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Murder charges dismissed in Carina Saunders homicide case

by Tim Willert Modified: February 25, 2013 at 6:21 pm •  Published: February 25, 2013

A man once suspected of planning and carrying out the torture killing of a 19-year-old Mustang woman was released Monday from the Oklahoma County jail after prosecutors dismissed murder charges against him and another man.

Luis E. Ruiz, 38, and Jimmy Lee Massey Jr., 34, both of Oklahoma City, faced first-degree murder charges in the October 2011 slaying of Carina Saunders, whose dismembered body was found in a duffel bag behind a Bethany grocery store.

District Attorney David Prater filed a motion late Friday to dismiss the charges. An order dismissing the case pending further investigation was signed by District Judge Ray Elliott.

The charges were dismissed without prejudice, meaning they can be refiled against either man.

Prater has consistently declined to speak about the case and did not return calls and emails Monday seeking comment.

Ruiz was arrested July 5 on a murder complaint and held without bail for more than seven months.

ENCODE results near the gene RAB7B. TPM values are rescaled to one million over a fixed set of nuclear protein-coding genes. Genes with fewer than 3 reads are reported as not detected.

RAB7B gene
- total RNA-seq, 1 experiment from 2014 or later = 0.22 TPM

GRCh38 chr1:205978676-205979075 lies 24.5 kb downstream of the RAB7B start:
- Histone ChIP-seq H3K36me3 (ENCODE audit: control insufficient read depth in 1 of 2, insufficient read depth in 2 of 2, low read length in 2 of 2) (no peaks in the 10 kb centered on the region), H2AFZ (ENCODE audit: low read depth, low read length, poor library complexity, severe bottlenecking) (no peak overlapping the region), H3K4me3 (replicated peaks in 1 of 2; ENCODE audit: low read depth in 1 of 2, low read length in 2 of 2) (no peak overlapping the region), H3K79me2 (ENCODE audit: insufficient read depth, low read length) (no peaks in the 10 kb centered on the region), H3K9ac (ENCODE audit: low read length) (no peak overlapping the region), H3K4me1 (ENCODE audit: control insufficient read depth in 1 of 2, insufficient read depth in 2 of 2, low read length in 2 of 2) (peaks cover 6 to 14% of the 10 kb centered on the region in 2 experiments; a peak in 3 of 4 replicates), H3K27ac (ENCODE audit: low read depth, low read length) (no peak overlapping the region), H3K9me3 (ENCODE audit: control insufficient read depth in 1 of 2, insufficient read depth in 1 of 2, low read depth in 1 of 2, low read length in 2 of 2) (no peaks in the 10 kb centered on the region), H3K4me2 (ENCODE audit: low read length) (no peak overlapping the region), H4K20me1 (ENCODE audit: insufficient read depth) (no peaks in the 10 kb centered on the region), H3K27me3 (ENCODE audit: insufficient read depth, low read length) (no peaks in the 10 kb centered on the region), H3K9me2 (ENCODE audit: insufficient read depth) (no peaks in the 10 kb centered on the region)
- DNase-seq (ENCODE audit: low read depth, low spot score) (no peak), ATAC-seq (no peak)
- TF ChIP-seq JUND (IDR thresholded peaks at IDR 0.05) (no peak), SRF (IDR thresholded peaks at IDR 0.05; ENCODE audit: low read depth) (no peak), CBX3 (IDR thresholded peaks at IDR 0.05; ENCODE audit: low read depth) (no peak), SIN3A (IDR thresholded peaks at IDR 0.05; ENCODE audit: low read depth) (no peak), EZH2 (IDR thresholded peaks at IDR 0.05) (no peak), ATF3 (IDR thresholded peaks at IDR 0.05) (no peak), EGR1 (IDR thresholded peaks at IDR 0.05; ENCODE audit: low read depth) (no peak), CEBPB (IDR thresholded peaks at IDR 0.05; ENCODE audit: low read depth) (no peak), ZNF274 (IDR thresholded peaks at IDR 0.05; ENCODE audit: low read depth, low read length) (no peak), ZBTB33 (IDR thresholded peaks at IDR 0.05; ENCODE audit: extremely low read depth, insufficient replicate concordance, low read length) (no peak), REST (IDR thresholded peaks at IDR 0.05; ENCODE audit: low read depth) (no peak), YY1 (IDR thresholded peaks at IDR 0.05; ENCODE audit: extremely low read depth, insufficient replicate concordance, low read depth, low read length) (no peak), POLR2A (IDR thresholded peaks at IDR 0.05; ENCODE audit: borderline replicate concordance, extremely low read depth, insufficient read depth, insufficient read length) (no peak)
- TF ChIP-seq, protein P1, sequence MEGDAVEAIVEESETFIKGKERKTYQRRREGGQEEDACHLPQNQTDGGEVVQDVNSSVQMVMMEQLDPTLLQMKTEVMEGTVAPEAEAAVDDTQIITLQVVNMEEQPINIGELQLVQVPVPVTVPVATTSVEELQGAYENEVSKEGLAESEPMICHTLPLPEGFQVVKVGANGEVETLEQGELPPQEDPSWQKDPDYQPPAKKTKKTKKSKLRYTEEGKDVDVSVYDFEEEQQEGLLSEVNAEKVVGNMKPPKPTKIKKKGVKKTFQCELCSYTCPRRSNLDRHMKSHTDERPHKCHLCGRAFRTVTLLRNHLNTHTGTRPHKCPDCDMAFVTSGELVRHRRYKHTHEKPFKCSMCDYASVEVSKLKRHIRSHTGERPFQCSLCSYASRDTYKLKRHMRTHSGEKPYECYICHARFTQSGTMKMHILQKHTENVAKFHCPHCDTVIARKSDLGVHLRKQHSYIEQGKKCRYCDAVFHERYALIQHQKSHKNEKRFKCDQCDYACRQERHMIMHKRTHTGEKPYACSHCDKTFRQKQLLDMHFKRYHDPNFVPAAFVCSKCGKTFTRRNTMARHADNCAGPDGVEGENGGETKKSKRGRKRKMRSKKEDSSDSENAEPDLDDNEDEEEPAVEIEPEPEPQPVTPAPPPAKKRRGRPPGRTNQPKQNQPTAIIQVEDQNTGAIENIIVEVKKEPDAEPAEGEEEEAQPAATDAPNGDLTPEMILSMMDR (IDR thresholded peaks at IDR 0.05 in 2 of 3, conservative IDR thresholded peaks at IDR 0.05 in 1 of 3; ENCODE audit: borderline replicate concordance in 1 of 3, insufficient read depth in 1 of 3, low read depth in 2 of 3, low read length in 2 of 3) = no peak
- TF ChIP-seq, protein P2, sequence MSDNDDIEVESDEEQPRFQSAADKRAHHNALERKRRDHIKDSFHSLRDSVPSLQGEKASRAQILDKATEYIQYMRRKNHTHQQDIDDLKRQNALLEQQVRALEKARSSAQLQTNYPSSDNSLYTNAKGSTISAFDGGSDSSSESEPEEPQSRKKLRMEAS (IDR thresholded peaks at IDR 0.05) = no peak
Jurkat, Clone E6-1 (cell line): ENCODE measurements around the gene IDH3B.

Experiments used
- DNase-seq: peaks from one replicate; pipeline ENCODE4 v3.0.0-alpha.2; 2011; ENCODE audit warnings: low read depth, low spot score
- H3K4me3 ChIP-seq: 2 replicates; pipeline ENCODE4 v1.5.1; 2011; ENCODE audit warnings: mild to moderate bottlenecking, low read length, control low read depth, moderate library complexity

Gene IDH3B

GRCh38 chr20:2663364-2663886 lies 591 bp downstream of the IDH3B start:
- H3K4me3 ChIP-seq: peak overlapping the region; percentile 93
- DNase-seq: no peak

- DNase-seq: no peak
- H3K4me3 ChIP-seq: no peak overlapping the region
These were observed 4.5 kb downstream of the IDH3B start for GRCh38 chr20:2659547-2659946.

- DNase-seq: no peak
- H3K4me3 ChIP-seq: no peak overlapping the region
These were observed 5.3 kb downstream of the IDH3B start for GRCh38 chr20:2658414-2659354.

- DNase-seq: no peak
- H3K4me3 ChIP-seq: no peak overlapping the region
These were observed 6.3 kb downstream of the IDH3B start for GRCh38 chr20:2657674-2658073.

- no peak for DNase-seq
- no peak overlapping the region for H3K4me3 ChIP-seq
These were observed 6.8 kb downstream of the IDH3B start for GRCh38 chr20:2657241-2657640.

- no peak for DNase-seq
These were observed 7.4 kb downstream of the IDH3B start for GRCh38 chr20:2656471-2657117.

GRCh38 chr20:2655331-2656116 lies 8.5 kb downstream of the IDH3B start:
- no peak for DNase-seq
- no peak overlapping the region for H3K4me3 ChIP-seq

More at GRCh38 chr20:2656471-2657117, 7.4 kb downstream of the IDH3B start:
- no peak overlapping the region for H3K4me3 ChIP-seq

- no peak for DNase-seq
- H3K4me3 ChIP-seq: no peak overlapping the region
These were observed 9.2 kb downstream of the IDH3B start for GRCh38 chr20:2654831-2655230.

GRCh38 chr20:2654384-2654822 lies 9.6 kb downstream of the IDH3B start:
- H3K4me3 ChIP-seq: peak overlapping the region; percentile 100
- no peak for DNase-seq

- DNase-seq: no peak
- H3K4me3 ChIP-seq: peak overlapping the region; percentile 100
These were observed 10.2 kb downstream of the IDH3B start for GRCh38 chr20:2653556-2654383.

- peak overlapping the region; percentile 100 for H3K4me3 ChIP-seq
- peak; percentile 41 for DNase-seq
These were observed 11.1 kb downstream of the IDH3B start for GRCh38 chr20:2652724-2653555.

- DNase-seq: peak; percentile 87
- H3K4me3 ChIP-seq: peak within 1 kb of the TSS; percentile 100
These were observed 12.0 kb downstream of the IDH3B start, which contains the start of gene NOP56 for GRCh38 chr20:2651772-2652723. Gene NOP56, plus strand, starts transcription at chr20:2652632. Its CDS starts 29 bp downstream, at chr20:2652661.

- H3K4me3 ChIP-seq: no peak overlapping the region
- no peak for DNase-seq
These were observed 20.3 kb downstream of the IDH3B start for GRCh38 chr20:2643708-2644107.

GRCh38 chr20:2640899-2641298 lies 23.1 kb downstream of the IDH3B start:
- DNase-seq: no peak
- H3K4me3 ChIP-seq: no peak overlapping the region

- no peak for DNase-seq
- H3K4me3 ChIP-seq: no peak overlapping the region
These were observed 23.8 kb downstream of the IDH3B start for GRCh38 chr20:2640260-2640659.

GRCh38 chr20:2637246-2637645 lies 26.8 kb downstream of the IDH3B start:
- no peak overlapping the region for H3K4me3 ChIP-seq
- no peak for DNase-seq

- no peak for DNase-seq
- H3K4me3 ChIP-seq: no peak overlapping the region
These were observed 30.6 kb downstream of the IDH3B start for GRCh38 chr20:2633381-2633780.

He was released Monday from the Oklahoma County jail wearing shorts and a short-sleeve shirt, the same clothes he said he was wearing the day he was incarcerated.

He hugged and kissed his parents near the jail's front entrance.

His father raised both his arms and said, “Thank you. Thank you. Thank you, Jesus Christ. Thank you.”

Ruiz's attorney, Derek Chance, declined to comment.

Massey is a defendant in a drug trafficking case and remained in custody Monday. His bail is set at $100,000, according to a jail detention officer.

“We are obviously very pleased about the district attorney's decision to dismiss the charges against Mr. Massey,” assistant public defender Mitch Solomon said in a written statement. “Our thoughts and prayers are with the Saunders family as the investigation begins.”

Solomon added: “It is very sad how some of the television media has sensationalized this case without having all the facts, as opposed to reporting the facts accurately, which is their responsibility. Hopefully, they will learn from their embarrassment in the future.”

OSBI called in

Earlier this month, Bethany Police Chief Phil Cole, citing the need for a fresh perspective, asked the Oklahoma State Bureau of Investigation to take over the death investigation.

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by Tim Willert
Education Reporter
Tim Willert is a native Californian with Oklahoma ties who covers education. Prior to moving to Oklahoma in June 2011, he was as an editor for in Century City, Calif., and reported on courts for the Los Angeles Daily Journal and...
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